In the field of Web design and development, we’re quickly getting to the point of being unable to keep up with the endless new resolutions and devices. For many websites, creating a website version for each resolution and new device would be impossible, or at least impractical. Should we just suffer the consequences of losing visitors from one device, for the benefit of gaining visitors from another? Or is there another option?Responsive Website is the approach that suggests that design and development should respond to the user’s behavior and environment based on screen size, platform and orientation. The practice consists of a mix of flexible grids and layouts, images and an intelligent use of CSS media queries. As the user switches from their laptop to iPad, the website should automatically switch to accommodate for resolution, image size and scripting abilities. In other words, the website should have the technology to automatically respond to the user’s preferences. This would eliminate the need for a different design and development phase for each new gadget on the market.(https://www.smashingmagazine.com/2011/01/guidelines-for-responsive-web-design/)
The purpose of responsive design is to have one site, but with different elements that respond differently when viewed on devices of different sizes.Let’s take a traditional fixed website. When viewed on a desktop computer, for instance, the website might show three columns. But when you view that same layout on a smaller tablet, it might force you to scroll horizontally, something users don’t like. Or elements might be hidden from view or look distorted. The impact is also complicated by the fact that many tablets can be viewed either in portrait orientation, or turned sideways for landscape view.On a tiny smartphone screen, websites can be even more challenging to see. Large images may “break” the layout. Sites can be slow to load on smartphones if they are graphics heavy.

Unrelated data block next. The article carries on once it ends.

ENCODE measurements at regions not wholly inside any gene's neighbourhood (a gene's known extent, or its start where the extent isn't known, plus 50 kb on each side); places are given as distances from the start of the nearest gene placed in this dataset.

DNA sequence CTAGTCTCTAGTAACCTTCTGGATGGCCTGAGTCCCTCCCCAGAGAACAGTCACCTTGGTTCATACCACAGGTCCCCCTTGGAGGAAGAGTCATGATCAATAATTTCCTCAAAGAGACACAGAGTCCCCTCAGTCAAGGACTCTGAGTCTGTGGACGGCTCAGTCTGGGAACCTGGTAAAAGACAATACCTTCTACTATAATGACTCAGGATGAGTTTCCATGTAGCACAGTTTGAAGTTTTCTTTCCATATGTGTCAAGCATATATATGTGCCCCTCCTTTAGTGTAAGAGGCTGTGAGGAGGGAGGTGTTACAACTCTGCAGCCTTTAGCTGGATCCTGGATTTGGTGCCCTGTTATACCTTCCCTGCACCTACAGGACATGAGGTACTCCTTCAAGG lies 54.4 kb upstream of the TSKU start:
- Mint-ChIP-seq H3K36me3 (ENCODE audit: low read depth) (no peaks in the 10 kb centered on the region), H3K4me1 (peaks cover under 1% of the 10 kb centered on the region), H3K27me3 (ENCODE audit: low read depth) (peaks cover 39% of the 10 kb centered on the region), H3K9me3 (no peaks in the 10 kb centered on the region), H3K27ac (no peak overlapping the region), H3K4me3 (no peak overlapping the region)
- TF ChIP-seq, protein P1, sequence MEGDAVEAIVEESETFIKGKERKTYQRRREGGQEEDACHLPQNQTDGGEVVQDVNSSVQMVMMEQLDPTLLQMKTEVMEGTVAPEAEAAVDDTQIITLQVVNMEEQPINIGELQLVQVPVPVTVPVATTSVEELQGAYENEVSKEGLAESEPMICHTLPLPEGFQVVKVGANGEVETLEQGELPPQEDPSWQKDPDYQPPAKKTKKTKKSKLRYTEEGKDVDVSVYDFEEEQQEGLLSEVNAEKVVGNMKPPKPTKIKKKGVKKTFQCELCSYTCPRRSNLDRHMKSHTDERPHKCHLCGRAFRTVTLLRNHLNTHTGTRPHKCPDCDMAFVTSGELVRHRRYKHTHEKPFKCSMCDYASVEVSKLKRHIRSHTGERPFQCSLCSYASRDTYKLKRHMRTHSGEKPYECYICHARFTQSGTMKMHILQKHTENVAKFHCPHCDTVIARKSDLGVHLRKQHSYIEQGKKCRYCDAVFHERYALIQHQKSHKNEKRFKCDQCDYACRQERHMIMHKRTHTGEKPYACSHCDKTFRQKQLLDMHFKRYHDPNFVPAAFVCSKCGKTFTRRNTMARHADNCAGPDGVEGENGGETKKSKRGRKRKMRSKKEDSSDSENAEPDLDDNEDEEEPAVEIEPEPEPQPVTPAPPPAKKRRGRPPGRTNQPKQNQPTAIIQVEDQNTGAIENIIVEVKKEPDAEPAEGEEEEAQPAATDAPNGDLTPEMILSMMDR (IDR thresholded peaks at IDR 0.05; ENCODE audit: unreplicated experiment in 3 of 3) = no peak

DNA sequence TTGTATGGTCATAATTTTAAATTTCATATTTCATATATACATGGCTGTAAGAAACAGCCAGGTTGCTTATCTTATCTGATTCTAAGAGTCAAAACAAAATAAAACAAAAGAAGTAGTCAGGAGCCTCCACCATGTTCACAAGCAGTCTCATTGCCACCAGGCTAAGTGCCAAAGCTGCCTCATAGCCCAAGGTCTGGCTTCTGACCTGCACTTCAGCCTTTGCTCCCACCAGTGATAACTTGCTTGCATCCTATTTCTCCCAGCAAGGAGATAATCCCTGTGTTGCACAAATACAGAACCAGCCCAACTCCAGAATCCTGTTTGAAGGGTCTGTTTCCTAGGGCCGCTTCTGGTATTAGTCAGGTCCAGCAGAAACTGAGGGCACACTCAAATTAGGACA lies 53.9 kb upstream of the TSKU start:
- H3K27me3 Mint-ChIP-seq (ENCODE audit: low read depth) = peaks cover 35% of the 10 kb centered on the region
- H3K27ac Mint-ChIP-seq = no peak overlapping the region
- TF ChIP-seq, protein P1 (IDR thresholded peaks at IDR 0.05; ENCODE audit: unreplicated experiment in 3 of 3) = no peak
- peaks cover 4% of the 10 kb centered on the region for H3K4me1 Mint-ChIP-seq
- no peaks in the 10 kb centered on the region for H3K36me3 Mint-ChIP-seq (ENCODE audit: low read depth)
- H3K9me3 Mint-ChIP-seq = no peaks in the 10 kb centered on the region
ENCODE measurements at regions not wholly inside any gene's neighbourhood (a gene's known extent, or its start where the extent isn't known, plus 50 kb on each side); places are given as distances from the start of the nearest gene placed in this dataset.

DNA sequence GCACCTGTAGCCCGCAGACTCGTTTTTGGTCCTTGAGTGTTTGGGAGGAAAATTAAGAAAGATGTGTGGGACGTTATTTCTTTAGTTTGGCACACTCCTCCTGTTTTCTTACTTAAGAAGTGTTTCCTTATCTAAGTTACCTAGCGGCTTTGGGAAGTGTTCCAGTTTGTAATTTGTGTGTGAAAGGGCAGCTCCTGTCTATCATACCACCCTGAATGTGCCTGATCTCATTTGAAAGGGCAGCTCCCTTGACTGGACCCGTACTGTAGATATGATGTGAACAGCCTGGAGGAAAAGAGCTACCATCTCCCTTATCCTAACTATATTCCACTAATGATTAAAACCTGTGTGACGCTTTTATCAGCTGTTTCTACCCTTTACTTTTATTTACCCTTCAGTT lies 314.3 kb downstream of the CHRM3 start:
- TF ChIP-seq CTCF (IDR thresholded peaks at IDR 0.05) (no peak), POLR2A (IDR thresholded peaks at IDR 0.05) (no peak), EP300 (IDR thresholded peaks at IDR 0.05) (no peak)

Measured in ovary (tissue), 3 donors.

Responsive sites use fluid grids. All page elements are sized by proportion, rather than pixels. So if you have three columns, you wouldn’t say exactly how wide each should be, but rather how wide they should be in relation to the other columns. Column 1 should take up half the page, column 2 should take up 30%, and column 3 should take up 20%, for instance.Media such as images is also resized relatively. That way an image can stay within its column or relative design element.
Responsive design templates are everywhere now, for purchase. If, for instance, you have a WordPress site you can visit a reputable template gallery such asThemeForest and search for “responsive WordPress themes.” Purchase one for under $50. Your Web developer can then customize it for your logo and brand.